As the World Health Organisation (WHO) ramps up its fight against antibiotic resistance, a new multi-country survey shows people are confused about this major threat to public health.
Public confused about antibiotic resistance - WHO
The survey findings coincides with the WHO global campaign launch dubbed, ‘Antibiotics: Handle with care’, during the first World Antibiotic Awareness Week, from November 16-22, 2015.
The aim of the campaign is to raise awareness and encourage best practices among the public, policymakers, health and agriculture professionals to avoid the further emergence and spread of antibiotic resistance.
The survey report made available to the Ghana News Agency by Gregory Härtl, WHO Communications Officer, said antibiotic resistance happens when bacteria change and become resistant to the antibiotics used to treat the infections they cause.
Over-use and misuse of antibiotics increase the development of resistant bacteria and the survey points out some of the practices, gaps in understanding and misconceptions which contribute to this phenomenon.
It said almost two thirds (64 per cent) of some 10, 000 people who were surveyed across 12 countries said they know antibiotic resistance as an issue that could affect them and their families, but how it affects them and what they can do to address it are not well understood.
For example, 64 per cent of respondents believe antibiotics could be used to treat colds and flu, despite the fact that antibiotics have no impact on viruses.
Close to one third (32 per cent) of people surveyed believe they should stop taking antibiotics when they feel better, rather than completing the prescribed course of treatment.
“The rise of antibiotic resistance is a global health crisis, and governments now recognise it as one of the greatest challenges for public health today. It is reaching dangerously high levels in all parts of the world,” said Dr Margaret Chan, WHO Director-General, in launching the survey findings.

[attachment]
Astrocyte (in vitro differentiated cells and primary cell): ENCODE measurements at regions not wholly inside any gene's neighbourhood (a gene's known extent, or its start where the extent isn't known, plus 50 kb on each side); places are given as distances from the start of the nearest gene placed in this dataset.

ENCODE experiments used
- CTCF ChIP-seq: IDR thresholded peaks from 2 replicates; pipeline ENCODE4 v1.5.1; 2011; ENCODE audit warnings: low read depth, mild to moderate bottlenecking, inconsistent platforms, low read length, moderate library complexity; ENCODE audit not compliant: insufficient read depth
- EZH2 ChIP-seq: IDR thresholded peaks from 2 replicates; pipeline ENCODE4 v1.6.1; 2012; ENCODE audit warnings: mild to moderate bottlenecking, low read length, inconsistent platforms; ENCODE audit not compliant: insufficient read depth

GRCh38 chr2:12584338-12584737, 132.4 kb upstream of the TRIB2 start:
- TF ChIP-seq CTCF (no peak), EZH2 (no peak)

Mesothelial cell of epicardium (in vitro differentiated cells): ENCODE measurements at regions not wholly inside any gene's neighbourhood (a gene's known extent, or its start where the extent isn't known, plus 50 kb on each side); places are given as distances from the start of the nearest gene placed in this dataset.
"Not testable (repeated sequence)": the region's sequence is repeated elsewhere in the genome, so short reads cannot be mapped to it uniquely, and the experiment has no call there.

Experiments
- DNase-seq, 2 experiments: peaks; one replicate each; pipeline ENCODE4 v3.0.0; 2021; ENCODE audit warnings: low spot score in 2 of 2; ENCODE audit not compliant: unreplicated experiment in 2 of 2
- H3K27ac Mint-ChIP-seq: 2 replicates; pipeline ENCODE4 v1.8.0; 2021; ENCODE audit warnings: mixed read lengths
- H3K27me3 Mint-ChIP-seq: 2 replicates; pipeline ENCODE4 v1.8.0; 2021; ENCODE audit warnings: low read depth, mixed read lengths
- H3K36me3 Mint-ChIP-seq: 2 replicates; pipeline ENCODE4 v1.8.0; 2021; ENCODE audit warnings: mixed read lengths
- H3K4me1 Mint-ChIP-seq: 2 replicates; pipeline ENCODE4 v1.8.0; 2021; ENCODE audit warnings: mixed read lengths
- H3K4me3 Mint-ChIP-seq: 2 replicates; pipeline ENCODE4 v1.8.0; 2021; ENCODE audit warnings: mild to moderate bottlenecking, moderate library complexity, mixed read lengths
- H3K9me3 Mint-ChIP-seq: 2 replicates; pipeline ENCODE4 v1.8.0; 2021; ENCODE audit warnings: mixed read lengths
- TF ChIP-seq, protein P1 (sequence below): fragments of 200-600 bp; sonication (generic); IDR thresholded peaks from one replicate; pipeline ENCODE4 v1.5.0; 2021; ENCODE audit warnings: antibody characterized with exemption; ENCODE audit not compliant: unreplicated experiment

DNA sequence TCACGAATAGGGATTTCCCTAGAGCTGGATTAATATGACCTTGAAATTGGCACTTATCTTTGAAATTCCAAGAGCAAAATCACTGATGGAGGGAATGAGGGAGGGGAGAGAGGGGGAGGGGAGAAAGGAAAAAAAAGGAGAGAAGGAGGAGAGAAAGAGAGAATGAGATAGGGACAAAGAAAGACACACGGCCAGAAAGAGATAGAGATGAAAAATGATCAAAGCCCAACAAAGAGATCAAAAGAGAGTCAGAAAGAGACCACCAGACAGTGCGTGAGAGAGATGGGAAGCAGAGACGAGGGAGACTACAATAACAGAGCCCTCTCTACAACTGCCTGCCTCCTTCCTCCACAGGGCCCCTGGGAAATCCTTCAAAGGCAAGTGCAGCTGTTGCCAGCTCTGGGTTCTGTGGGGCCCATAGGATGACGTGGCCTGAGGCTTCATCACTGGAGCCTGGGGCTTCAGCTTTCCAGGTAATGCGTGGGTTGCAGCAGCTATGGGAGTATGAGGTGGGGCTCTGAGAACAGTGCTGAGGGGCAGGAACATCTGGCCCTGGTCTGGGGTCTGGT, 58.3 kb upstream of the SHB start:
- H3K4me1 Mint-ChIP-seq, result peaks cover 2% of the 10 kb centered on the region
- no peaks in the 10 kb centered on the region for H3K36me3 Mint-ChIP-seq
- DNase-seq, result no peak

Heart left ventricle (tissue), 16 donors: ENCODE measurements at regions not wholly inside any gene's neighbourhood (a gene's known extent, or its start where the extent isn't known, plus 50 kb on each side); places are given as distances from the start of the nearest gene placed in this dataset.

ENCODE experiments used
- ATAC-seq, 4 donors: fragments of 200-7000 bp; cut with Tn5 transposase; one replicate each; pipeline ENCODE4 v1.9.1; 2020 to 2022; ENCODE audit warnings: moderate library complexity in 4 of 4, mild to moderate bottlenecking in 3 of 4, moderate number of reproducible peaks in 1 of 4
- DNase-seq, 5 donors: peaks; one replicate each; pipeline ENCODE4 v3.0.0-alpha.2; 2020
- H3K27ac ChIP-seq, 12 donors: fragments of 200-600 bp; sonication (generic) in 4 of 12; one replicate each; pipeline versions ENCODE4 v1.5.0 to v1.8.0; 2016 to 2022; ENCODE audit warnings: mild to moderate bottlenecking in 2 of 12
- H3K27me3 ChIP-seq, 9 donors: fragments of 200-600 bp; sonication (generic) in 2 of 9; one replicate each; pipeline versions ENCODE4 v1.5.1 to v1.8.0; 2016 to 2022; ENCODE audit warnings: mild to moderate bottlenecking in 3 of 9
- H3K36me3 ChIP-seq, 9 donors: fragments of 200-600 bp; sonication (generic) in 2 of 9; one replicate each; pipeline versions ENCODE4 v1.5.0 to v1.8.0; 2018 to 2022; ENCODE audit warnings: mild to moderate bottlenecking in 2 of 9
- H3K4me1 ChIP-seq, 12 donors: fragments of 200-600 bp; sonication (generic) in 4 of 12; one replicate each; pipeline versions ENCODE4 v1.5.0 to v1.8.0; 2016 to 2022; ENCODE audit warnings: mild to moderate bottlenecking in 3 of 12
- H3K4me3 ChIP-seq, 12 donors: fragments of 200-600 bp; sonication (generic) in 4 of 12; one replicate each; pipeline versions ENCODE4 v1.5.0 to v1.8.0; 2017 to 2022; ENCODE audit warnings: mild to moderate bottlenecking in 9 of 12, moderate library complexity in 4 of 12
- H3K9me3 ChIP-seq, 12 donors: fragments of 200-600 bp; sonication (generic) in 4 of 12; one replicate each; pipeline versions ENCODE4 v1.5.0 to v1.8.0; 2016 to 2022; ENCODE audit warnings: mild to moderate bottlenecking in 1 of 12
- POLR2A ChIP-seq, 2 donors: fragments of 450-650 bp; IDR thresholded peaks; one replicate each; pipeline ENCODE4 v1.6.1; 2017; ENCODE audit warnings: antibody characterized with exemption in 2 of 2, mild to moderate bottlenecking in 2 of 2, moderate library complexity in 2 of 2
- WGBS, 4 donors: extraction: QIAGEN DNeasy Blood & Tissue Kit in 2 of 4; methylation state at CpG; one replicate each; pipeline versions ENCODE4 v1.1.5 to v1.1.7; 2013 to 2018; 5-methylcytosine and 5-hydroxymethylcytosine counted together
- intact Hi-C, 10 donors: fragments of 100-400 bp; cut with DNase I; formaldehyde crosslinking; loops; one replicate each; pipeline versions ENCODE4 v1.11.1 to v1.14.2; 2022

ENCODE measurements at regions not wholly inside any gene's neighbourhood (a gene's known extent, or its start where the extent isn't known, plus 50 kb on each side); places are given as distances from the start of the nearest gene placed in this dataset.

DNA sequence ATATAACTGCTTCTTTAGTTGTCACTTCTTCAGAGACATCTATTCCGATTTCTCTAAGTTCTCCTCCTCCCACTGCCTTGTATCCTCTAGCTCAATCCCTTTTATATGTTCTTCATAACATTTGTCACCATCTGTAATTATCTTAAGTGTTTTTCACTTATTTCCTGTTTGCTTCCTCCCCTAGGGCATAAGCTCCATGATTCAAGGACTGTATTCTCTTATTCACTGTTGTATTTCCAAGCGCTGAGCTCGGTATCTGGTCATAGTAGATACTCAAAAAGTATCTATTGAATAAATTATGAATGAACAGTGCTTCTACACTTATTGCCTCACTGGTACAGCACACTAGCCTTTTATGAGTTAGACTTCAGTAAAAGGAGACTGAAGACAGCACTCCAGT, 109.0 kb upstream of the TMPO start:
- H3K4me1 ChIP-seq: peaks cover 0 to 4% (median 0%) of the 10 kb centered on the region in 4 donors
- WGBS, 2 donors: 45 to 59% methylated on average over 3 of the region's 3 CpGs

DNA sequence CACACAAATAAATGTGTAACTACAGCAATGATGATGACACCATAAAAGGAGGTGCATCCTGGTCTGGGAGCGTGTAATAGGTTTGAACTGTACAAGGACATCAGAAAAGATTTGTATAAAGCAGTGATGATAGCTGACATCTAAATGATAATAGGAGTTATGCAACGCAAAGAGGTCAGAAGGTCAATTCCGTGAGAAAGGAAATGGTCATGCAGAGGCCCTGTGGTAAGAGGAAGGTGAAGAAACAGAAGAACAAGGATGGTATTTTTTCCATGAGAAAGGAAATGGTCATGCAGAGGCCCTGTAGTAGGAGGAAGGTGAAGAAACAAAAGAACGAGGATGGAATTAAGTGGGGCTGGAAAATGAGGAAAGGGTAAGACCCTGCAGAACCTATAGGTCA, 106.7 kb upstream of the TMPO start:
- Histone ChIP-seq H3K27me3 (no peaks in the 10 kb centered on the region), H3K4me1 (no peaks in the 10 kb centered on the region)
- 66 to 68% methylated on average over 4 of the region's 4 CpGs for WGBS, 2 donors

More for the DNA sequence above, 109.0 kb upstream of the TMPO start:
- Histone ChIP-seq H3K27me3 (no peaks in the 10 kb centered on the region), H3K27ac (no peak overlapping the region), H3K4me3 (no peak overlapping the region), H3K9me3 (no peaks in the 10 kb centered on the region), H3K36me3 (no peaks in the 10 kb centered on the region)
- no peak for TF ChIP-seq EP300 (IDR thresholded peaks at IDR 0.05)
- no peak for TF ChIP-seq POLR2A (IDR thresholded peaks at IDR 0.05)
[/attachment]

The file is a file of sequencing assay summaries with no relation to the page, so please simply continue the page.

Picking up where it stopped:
“Antibiotic resistance is compromising our ability to treat infectious diseases and undermining many advances in medicine,” she said.
“The findings of this survey point to the urgent need to improve understanding around antibiotic resistance,” said Dr Keiji Fukuda, Special Representative of the Director-General for Antimicrobial Resistance.
“This campaign is just one of the ways we are working with governments, health authorities and other partners to reduce antibiotic resistance. One of the biggest health challenges of the 21st century will require global behaviour change by individuals and societies,” he added.
The multi-country survey included 14 questions on the use of antibiotics, knowledge of antibiotics and of antibiotic resistance; and a mix of online and face-to-face interviews were employed to elicit information.
It was conducted in 12 countries: Barbados, China, Egypt, India, Indonesia, Mexico, Nigeria, the Russian Federation, Serbia, South Africa, Sudan and Viet Nam.
Whereas not claiming to be exhaustive, this and other surveys will help WHO and partners to determine the key gaps in public understanding of this problem and misconceptions about how to use antibiotics to be addressed through the campaign.
Some common misconceptions revealed by the survey include three quarters (76 per cent) of respondents think that antibiotic resistance happens when the body becomes resistant to antibiotics and that in fact bacteria—not humans or animals—become resistant to antibiotics and their spread causes hard-to-treat infections.
Two thirds (66 per cent) of respondents believe that individuals are not at risk of a drug-resistant infection, if they personally take their antibiotics as prescribed.
While nearly half (44 per cent) of people surveyed think antibiotic resistance is only a problem for people who take antibiotics regularly.
In fact, anyone, of any age, in any country can get an antibiotic-resistant infection.
More than half (57 per cent) of respondents feel there is not much they can do to stop antibiotic resistance, while nearly two thirds (64 per cent) believe medical experts will solve the problem before it becomes too serious.
Another key finding of the survey was that almost three quarters (73 per cent) of respondents say farmers should give fewer antibiotics to food-producing animals.
To address this growing problem, a global action plan to tackle antimicrobial resistance was endorsed at the World Health Assembly in May 2015.
One of the plan’s five objectives is to improve awareness and understanding of antibiotic resistance through effective communication, education and training.
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